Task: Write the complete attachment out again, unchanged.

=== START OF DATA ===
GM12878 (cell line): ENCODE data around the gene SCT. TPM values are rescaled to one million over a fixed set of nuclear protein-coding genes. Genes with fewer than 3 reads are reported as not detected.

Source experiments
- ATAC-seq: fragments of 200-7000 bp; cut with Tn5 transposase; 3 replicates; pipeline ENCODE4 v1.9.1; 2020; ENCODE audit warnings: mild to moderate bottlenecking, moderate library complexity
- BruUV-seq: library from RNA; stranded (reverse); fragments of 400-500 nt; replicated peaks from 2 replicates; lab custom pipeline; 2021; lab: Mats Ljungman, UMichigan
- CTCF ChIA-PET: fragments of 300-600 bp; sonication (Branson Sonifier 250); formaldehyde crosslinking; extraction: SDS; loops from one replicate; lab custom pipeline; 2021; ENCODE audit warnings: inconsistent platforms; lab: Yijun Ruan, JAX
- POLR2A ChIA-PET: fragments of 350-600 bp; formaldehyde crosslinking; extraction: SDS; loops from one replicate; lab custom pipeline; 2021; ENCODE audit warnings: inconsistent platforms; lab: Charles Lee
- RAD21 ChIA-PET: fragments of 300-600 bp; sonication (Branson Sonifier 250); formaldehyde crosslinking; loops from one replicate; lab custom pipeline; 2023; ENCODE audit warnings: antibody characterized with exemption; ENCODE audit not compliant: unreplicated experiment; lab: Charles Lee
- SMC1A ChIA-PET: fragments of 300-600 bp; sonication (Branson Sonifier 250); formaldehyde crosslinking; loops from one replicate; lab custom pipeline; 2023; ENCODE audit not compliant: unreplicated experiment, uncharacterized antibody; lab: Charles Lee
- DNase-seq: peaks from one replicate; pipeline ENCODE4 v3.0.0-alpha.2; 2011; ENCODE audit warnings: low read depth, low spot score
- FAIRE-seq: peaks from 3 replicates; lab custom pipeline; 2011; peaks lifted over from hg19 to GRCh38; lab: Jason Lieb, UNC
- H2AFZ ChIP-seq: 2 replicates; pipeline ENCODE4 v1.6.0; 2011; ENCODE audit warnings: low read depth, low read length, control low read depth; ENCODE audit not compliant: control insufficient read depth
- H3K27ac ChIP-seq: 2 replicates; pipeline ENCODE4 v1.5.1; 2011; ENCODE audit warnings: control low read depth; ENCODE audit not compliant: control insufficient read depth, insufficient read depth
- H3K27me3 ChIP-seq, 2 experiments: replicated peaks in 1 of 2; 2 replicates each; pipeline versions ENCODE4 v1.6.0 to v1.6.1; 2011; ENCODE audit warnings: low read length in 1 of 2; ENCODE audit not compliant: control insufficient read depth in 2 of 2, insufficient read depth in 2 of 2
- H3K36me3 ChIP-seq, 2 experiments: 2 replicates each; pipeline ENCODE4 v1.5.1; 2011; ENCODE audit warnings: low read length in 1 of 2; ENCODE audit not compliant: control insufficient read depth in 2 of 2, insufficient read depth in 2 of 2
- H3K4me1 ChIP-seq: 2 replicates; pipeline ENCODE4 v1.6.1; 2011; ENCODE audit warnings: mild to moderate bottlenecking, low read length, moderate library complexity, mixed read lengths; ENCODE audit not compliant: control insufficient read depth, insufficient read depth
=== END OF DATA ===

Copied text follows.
GM12878 (cell line): ENCODE data around the gene SCT. TPM values are rescaled to one million over a fixed set of nuclear protein-coding genes. Genes with fewer than 3 reads are reported as not detected.

Source experiments
- ATAC-seq: fragments of 200-7000 bp; cut with Tn5 transposase; 3 replicates; pipeline ENCODE4 v1.9.1; 2020; ENCODE audit warnings: mild to moderate bottlenecking, moderate library complexity
- BruUV-seq: library from RNA; stranded (reverse); fragments of 400-500 nt; replicated peaks from 2 replicates; lab custom pipeline; 2021; lab: Mats Ljungman, UMichigan
- CTCF ChIA-PET: fragments of 300-600 bp; sonication (Branson Sonifier 250); formaldehyde crosslinking; extraction: SDS; loops from one replicate; lab custom pipeline; 2021; ENCODE audit warnings: inconsistent platforms; lab: Yijun Ruan, JAX
- POLR2A ChIA-PET: fragments of 350-600 bp; formaldehyde crosslinking; extraction: SDS; loops from one replicate; lab custom pipeline; 2021; ENCODE audit warnings: inconsistent platforms; lab: Charles Lee
- RAD21 ChIA-PET: fragments of 300-600 bp; sonication (Branson Sonifier 250); formaldehyde crosslinking; loops from one replicate; lab custom pipeline; 2023; ENCODE audit warnings: antibody characterized with exemption; ENCODE audit not compliant: unreplicated experiment; lab: Charles Lee
- SMC1A ChIA-PET: fragments of 300-600 bp; sonication (Branson Sonifier 250); formaldehyde crosslinking; loops from one replicate; lab custom pipeline; 2023; ENCODE audit not compliant: unreplicated experiment, uncharacterized antibody; lab: Charles Lee
- DNase-seq: peaks from one replicate; pipeline ENCODE4 v3.0.0-alpha.2; 2011; ENCODE audit warnings: low read depth, low spot score
- FAIRE-seq: peaks from 3 replicates; lab custom pipeline; 2011; peaks lifted over from hg19 to GRCh38; lab: Jason Lieb, UNC
- H2AFZ ChIP-seq: 2 replicates; pipeline ENCODE4 v1.6.0; 2011; ENCODE audit warnings: low read depth, low read length, control low read depth; ENCODE audit not compliant: control insufficient read depth
- H3K27ac ChIP-seq: 2 replicates; pipeline ENCODE4 v1.5.1; 2011; ENCODE audit warnings: control low read depth; ENCODE audit not compliant: control insufficient read depth, insufficient read depth
- H3K27me3 ChIP-seq, 2 experiments: replicated peaks in 1 of 2; 2 replicates each; pipeline versions ENCODE4 v1.6.0 to v1.6.1; 2011; ENCODE audit warnings: low read length in 1 of 2; ENCODE audit not compliant: control insufficient read depth in 2 of 2, insufficient read depth in 2 of 2
- H3K36me3 ChIP-seq, 2 experiments: 2 replicates each; pipeline ENCODE4 v1.5.1; 2011; ENCODE audit warnings: low read length in 1 of 2; ENCODE audit not compliant: control insufficient read depth in 2 of 2, insufficient read depth in 2 of 2
- H3K4me1 ChIP-seq: 2 replicates; pipeline ENCODE4 v1.6.1; 2011; ENCODE audit warnings: mild to moderate bottlenecking, low read length, moderate library complexity, mixed read lengths; ENCODE audit not compliant: control insufficient read depth, insufficient read depth